This is an important time of year to have adequate moisture, for corn, soybeans, and alfalfa. Corn and soybeans need adequate moisture for complete ear and pod fill, respectively. After recent cuttings, alfalfa fields are slow to put on significant regrowth, which can lead to concerns with potato leaf hopper feeding.

Vegetable Crops

We are still continuing to find new infections of downy mildew, and increasingly more frequent in younger plantings of cucumbers. It is highly recommended to treat your cucumbers for downy mildew, especially in plantings where harvest is not expected to start for several more weeks.

Powdery mildew is slowly but surely spreading onto more area pumpkin patches and squash plantings. If you have plantings of squash that you are done picking in, it would be best to terminate these plantings to reduce the amount of inoculum that is present, especially if younger plants are nearby.

A lot of area growers are still struggling with bacterial diseases in tomatoes and peppers and root rots like pythium and phytophthora in pepper plantings. The warm and damp conditions that we experienced during July are partially to blame for rapid onset of many of these diseases. Hot and dry weather, however, can help to slow the spread of bacterial diseases.

Small Fruit and Orchards

We are finding Spotted Wing Drosophila in the traps that we have set out in peach blocks. While peaches are not a preferred host for SWD, some damaged and infested fruit can still occur. To the best of your ability as a grower, it’s a good practice to pick frequently and keep the ground around the trees clean. Culled fruit provides a food source and suitable habitat for many pests and diseases and removing the cull fruit can help prevent or reduce the severity of issues. Codling moth counts continued to increase this week. Oriental fruit moth counts in our traps continued to decline. In grapes, we are finding consistent catches of the grape berry moth.

Wayne County IPM Notes from July 26 – July 30

Agronomic Crops

Now is the time to scout for stink bugs in corn and soybean fields. At this time, the corn we are scouting is between the R1 and R3 stage. Soybeans are consistently around R1 and R2. Stink bugs can cause kernel damage in corn and pod damage in soybeans. Scouting along field edges will help you find stink bug populations, as they begin infesting fields from the edges and work their way inward.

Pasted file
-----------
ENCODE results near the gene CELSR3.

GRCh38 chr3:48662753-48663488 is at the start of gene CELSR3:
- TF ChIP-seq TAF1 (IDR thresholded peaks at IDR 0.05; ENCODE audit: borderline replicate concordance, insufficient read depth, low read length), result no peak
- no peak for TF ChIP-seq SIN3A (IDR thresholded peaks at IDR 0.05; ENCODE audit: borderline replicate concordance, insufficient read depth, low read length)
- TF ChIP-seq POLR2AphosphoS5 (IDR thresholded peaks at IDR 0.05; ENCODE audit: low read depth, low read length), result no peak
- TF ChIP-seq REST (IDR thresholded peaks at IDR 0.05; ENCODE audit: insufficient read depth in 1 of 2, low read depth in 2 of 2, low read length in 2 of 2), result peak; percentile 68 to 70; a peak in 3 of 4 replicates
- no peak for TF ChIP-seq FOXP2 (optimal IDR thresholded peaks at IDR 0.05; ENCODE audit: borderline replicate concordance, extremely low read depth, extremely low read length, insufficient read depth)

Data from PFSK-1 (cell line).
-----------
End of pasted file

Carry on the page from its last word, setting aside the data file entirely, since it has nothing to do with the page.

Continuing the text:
In our scouting of sunflowers, our IPM team found what we determined to be bacterial stalk rot of sunflower. The stalks were very easy to push over, raising concern for lodging. The center of the stalk, about a third of the way up the plant, had become very soft, rotten, and thus lost all structural integrity. Unfortunately, there is nothing that can be done this year about the stalk rot, however, a rotation of at least 4 years away from sunflower, combined with good weed control, can help to break up the disease cycle and prevent any residue or other plant species from over wintering the pathogen.

Vegetable Crops

Septoria leaf blight is beginning to work its way up tomato plants in the area. This fungal foliar disease, over time, can result in significant loss of foliage and over all a reduction in productivity and longevity of the plant.

Cucurbits are facing a lot of disease challenges right now, including powdery mildew, downy mildew on cucumbers and cantaloupe, and plectosporium. While we consistently see both the mildews, plectosporium can be a little more sporadic and when it occurs, it can cause significant yield loss if left uncontrolled.

The only major issues we have identified this week in terms of insect pests was the continuation of flea beetles feeding on very young cole crop transplants. Make sure you do not allow flea beetle populations to get out of hand.

Small Fruit and Orchards

Codling moth activity has increased in many of the orchard where we have traps set. Overall, though, the apple crop looks very abundant and healthy this year. In peaches, we have started finding spots of bird damaged fruit, as well as damage from Japanese beetles. Our IPM program has put out a SWD trap in some peaches to keep an eye on the SWD populations in peach blocks. In small fruits, Japanese beetles continue to be the main pest of concern as the season begins to wind down. In grapes, we did find some grape berry moth adults in our traps and encourage anyone with grapes to keep an eye out for the grape berry moth adult, or damage to the grapes from the larva.

Wayne County IPM Notes from the Week of July 19 – 23

Agronomic Crops

Rapid crop growth and development is a common sight around the area in corn and soybean fields. The majority of corn fields have tasseled